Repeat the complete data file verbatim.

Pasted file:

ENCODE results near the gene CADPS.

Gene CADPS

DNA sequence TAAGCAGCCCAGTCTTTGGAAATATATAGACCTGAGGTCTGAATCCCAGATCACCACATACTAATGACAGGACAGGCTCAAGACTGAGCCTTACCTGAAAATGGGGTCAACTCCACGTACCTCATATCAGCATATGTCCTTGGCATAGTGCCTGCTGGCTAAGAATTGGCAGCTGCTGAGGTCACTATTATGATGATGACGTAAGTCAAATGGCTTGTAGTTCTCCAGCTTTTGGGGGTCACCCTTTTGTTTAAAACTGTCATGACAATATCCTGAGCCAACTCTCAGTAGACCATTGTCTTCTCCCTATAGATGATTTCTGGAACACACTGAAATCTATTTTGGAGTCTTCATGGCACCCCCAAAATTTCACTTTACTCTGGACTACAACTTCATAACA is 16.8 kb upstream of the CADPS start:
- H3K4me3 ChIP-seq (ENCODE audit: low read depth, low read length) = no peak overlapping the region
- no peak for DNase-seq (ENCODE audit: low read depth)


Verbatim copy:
ENCODE results near the gene CADPS.

Gene CADPS

DNA sequence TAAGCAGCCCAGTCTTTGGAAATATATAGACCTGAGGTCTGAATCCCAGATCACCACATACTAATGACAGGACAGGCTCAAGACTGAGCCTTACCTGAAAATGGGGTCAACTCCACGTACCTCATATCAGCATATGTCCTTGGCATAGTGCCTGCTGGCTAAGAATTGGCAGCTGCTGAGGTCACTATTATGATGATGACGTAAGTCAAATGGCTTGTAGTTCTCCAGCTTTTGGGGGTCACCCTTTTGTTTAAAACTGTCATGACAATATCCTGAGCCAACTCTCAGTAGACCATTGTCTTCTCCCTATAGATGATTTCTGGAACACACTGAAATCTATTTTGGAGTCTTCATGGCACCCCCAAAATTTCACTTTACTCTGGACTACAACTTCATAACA is 16.8 kb upstream of the CADPS start:
- H3K4me3 ChIP-seq (ENCODE audit: low read depth, low read length) = no peak overlapping the region
- no peak for DNase-seq (ENCODE audit: low read depth)